O'Toole stressed the importance of diversity in his Monday concession speech after it became clear that the party was poised to lose some of the diversity in its caucus.
"We will continue to put in the time showing more Canadians that they are welcome in the Conservative Party of Canada," O'Toole said at his event in Oshawa, Ont.
"Above all, we must continue to show Canadians, whether you're black, white, brown or from any race or creed, whether you're LGBTQ or straight, whether you are an Indigenous Canadian or came to Canada five weeks ago or five generations ago ... you have a place in the Conservative Party."
Some racialized voters 'nervous' about voting Conservative: activist
Sukhi Sandhu is a former Liberal voter from Surrey, B.C. who backed the Conservatives in this campaign. He's also co-founder of Wake Up Surrey, a grassroots anti-gang violence group.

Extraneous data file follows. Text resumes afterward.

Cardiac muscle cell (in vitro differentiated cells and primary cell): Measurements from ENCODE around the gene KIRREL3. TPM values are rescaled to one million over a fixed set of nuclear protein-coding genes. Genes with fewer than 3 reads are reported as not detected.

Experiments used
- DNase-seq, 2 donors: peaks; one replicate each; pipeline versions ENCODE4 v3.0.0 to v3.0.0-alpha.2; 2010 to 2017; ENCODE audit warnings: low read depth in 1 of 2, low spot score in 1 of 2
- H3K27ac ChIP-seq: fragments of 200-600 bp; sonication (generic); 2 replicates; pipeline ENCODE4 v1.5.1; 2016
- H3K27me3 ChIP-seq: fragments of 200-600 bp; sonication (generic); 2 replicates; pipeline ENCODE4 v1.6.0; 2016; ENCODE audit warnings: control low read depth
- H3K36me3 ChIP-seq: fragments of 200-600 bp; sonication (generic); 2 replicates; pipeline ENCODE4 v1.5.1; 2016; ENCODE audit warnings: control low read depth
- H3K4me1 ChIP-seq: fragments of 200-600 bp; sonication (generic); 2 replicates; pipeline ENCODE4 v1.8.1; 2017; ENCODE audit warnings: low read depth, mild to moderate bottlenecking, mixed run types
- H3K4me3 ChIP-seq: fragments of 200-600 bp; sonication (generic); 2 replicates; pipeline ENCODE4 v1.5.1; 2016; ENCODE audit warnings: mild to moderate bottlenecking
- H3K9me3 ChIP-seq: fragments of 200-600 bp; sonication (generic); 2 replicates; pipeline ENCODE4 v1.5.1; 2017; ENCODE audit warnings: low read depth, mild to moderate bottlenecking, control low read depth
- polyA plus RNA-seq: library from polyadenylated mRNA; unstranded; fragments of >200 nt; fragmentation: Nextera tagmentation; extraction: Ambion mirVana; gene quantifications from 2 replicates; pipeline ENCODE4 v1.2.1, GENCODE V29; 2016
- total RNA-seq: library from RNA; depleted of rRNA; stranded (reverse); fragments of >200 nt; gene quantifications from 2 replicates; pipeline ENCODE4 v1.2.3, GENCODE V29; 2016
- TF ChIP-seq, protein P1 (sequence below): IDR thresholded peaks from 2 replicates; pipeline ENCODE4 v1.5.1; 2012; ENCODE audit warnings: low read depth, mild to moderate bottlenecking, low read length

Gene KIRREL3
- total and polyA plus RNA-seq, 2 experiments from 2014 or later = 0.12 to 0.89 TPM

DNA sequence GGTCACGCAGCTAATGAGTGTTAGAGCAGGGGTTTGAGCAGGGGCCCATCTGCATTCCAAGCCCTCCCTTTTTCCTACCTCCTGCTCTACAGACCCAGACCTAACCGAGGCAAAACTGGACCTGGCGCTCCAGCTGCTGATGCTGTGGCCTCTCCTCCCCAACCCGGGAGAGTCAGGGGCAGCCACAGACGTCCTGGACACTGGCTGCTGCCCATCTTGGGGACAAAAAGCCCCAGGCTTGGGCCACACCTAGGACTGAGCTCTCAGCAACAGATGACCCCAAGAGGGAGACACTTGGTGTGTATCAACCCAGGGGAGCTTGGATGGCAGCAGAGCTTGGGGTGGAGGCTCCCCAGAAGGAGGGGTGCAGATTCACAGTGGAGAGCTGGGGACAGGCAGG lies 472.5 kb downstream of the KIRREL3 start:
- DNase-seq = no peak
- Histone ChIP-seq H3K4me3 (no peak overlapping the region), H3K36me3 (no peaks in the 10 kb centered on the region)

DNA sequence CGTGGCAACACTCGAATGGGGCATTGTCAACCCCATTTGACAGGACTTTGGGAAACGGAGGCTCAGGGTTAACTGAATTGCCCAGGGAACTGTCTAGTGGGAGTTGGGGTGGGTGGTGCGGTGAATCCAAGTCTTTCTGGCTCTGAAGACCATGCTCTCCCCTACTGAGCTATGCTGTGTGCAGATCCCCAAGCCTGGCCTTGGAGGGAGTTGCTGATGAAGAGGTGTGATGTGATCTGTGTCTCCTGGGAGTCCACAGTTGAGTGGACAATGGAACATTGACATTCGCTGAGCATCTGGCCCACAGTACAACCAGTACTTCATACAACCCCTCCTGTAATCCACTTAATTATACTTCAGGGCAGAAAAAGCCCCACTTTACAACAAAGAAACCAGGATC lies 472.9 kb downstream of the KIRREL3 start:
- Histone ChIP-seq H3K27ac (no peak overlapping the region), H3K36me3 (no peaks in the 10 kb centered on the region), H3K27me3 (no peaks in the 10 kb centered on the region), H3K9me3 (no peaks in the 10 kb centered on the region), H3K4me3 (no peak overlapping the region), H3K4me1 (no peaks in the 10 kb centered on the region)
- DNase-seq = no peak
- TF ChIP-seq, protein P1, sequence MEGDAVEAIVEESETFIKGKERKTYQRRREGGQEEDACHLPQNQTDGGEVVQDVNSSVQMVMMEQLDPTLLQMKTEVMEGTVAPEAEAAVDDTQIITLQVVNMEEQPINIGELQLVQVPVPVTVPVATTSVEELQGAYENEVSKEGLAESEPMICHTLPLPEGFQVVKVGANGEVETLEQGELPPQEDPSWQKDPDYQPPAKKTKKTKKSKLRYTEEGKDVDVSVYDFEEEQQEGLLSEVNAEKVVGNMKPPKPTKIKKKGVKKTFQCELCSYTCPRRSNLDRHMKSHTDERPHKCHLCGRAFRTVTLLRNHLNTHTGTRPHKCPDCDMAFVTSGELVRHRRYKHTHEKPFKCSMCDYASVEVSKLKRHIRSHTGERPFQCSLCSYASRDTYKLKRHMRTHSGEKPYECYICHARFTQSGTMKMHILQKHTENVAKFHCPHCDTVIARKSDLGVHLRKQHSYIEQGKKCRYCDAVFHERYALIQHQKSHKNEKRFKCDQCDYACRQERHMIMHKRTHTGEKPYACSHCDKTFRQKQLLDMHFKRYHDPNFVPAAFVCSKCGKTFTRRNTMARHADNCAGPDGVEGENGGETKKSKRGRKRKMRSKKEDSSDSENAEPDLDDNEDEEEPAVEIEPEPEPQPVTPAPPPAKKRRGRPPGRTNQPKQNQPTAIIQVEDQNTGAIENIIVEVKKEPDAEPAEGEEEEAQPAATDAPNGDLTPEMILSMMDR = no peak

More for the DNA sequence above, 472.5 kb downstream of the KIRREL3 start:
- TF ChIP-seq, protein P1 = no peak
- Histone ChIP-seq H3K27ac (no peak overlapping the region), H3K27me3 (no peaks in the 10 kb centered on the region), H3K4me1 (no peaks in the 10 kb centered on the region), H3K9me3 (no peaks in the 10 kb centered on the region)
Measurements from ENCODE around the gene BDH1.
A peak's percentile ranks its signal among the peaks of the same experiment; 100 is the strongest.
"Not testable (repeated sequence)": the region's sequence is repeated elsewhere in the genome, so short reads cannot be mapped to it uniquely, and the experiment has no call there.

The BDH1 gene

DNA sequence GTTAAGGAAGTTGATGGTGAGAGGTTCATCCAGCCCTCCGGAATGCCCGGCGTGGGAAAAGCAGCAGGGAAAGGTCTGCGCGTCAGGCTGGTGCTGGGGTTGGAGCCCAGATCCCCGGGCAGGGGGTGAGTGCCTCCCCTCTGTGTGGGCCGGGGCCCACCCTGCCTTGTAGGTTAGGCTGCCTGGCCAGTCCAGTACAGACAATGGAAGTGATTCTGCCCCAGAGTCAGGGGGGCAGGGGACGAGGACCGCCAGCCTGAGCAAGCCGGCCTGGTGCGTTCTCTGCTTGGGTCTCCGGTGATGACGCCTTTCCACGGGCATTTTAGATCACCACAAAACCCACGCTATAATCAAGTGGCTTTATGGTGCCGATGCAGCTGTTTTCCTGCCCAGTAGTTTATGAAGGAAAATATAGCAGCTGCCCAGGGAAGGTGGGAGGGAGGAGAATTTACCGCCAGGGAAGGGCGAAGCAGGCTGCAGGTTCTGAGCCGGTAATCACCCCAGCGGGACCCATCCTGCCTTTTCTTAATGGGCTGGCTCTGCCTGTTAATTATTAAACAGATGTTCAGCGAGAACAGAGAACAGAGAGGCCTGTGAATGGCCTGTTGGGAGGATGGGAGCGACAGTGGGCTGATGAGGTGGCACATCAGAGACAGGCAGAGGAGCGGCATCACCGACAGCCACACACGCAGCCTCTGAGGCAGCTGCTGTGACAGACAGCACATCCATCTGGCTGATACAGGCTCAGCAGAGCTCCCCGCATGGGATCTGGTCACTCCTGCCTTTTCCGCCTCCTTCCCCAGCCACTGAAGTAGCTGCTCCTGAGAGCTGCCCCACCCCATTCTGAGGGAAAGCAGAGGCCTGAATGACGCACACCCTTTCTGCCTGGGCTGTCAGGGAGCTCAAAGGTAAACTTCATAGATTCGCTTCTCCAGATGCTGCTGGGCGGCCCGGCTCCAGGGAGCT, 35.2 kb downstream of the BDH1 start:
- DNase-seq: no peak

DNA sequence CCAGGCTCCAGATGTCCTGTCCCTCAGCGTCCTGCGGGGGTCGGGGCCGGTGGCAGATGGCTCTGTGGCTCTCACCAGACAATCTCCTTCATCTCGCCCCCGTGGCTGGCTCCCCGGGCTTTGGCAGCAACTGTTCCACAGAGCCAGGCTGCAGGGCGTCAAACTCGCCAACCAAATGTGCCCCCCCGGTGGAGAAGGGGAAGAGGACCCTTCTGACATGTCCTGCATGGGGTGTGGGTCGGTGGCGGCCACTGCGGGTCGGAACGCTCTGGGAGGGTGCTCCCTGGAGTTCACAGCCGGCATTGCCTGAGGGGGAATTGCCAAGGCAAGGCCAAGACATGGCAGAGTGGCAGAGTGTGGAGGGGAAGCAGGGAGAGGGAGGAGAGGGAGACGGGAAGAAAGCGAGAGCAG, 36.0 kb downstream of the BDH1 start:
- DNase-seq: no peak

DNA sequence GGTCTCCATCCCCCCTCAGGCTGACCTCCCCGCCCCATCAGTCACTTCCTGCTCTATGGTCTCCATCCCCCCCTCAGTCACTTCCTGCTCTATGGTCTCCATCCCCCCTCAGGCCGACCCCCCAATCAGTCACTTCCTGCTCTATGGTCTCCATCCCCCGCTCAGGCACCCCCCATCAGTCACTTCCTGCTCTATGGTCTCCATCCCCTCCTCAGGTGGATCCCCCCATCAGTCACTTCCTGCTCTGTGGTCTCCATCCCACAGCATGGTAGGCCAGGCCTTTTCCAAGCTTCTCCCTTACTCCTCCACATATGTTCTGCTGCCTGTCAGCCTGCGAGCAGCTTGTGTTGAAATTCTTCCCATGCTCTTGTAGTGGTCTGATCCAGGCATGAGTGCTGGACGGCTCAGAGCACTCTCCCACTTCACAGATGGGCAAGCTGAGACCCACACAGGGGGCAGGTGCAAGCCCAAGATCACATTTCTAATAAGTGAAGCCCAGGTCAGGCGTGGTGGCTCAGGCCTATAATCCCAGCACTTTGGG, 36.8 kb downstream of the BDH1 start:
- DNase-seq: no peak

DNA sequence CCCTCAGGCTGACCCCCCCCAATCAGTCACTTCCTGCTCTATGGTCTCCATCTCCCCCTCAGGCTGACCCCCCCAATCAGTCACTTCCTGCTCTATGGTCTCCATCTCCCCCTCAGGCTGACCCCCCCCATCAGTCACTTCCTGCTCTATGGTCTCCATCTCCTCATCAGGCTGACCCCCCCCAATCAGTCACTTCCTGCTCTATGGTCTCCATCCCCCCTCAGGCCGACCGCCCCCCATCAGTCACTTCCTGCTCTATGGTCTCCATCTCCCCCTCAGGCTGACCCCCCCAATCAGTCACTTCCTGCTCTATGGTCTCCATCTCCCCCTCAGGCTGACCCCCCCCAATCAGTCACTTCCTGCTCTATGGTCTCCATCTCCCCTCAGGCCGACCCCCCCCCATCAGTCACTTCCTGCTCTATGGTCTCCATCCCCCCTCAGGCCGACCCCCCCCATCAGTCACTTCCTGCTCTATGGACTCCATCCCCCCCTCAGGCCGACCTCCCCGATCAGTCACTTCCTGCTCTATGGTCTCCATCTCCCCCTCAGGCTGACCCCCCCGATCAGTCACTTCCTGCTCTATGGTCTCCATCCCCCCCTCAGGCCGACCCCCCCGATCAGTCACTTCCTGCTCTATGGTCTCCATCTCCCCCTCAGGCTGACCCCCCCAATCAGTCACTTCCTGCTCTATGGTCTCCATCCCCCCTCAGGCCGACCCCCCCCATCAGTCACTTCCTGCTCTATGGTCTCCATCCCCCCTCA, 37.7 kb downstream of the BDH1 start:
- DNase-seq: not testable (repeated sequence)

He said he has soured on what he calls Liberal "lip-service" and "performative politics" on issues that matter to his South Asian community, such as crime and gang violence, immigration fraud and international student exploitation.
Sandhu said many racialized Canadians are frustrated with the Liberal government's record in office — and O'Toole and his team failed to capitalize on their disillusionment.
He said that, based on conversations with his neighbours, some Canadians from diverse backgrounds are still skeptical of the Conservatives.